Specific deductions: pension schemes: wholly & exclusively: sale of shares in a subsidiary
S199 Finance Act 2004, S75 Pensions Act 1995
When a subsidiary company leaves a group, it is common for a substantial pension deficit to crystallise by virtue of S75 Pensions Act 1995. A payment may be made or guarantee given by the parent company to meet all or part of the liability arising, as part of the terms of the sale of its shareholding in the subsidiary.
Contributions will not be solely for the purposes of the trade if made as part of a bargain involving the transfer of shares (James Snook and Co Ltd v Blasdale  33TC244 and, by way of contrast, CIR v Patrick Thomson Ltd  37TC145).
However this is not to suggest that contributions will automatically fail the wholly and exclusively test because the vendor company chooses to make a contribution to address a pension deficit, which resides in a subsidiary which is being sold. What it does mean is that the company must be able to demonstrate that the contribution was made for the purpose of its own trade and not to facilitate the disposal of shares in the subsidiary.
It is important to consider all the representations and evidence in order to establish the vendor’s purpose at the time the decision was taken to meet the liability. This will include the chronology of events and all the documentation relating to the sale. In addition to the sale agreement it will often be helpful to obtain a copy of any approved withdrawal arrangement entered into (see BIM46045).
The paying company will often view the payment as being for the purpose of its reputation in not wishing to dispose of a company which carries a substantial pension deficit. If the liability relates to orphan employees and the subsidiary itself was not in a position to meet the liability from its own resources prior to sale, this viewpoint is usually sustainable and a deduction will be due.
Company B decides to sell one of its trading subsidiaries to an unconnected party. The trading subsidiary operated a registered pension scheme for its employees, which was fully funded at the time of sale. Three years after the sale, the former subsidiary ceases trading and it is found that the registered pension scheme is underfunded. Company B has no legal obligations to the registered pension scheme but decides to pay an additional £5 million into the registered pension scheme because it is concerned that it could be damaged by the bad publicity arising from the collapse.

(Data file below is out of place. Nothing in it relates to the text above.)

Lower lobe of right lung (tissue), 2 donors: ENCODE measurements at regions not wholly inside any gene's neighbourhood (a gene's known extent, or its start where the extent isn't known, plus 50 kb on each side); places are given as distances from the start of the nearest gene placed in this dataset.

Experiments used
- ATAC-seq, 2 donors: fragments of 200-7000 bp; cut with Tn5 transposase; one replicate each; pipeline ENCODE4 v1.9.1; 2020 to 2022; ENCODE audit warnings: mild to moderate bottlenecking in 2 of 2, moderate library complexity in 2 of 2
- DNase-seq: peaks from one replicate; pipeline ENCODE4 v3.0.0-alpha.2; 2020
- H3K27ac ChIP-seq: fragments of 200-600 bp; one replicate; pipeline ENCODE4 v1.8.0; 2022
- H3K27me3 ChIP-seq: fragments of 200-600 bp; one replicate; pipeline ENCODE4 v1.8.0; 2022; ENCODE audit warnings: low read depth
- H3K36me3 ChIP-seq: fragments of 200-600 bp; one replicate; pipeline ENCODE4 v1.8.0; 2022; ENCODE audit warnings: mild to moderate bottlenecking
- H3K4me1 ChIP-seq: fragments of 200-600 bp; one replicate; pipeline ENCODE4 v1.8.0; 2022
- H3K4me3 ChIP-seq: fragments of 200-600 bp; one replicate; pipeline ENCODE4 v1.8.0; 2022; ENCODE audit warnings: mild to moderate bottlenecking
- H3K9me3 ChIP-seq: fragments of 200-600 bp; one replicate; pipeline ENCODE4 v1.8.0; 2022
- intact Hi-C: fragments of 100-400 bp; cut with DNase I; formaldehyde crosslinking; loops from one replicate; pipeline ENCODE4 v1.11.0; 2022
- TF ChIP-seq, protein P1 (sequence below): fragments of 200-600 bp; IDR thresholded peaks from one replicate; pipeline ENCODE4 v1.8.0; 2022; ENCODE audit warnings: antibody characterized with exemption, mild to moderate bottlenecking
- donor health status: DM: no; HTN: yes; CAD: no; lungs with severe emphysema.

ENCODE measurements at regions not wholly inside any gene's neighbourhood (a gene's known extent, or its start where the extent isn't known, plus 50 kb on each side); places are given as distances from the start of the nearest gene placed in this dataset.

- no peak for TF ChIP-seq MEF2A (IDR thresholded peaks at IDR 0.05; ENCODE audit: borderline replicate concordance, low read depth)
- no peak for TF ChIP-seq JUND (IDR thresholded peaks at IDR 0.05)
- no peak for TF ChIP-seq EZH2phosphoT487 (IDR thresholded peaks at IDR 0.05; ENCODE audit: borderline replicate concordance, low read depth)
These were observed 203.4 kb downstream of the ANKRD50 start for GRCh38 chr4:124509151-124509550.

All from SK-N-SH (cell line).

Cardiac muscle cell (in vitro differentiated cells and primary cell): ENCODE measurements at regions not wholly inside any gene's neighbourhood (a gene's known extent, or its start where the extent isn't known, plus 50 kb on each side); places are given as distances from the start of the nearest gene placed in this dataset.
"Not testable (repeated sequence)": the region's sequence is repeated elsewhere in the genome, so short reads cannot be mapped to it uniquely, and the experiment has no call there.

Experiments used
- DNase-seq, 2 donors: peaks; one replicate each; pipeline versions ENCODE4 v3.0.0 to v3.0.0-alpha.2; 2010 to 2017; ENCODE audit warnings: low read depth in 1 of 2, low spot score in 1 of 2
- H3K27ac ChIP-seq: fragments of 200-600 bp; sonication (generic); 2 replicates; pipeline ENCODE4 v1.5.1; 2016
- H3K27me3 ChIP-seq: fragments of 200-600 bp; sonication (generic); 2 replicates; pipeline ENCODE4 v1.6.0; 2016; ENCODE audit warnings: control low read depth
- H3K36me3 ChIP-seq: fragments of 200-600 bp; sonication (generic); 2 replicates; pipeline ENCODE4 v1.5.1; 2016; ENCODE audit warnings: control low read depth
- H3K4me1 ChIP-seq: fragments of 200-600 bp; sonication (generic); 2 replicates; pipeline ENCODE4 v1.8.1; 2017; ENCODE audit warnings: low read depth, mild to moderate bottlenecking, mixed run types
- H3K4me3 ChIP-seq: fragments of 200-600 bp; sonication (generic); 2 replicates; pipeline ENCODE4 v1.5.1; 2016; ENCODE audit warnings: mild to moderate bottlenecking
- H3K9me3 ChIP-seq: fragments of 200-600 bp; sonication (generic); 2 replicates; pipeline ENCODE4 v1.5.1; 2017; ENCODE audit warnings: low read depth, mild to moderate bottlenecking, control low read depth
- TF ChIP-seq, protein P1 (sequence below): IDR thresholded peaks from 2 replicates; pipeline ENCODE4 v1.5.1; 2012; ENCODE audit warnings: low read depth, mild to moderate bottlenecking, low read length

In this case Company B can make a deduction for the payment in computing its trading profits. The contribution is not made as part of the bargain struck upon the earlier disposal of shares in the subsidiary. The facts show that Company B made the contribution for the sole purpose of protecting its reputation.
Company A decided to sell one of its trading subsidiaries to an unconnected party. The subsidiary operated a registered pension scheme for its employees, which was underfunded at the time of sale. Although the subsidiary was in a position to meet its £25m liability under S75 in relation to its pension scheme deficit, the former parent believed it could secure an increased sale price for its shares in company B and entered into an approved withdrawal arrangement to meet the £25m from the proceeds of the sale.
At the time the agreement was entered into Company A did not do so wholly and exclusively for the purposes of its trade, but rather with a non-trade purpose of securing sale of its shares in the subsidiary at an enhanced value.
This example is in contrast to BIM46045 example 3. In that example the only purpose in a parent company meeting the liability of a subsidiary being sold was to underpin the morale of its remaining scheme members. In that case the subsidiary itself was not in a financial position to meet its S75 liability. In that case the parent was able to make a deduction as the contribution was wholly and exclusively for the purposes of its trade.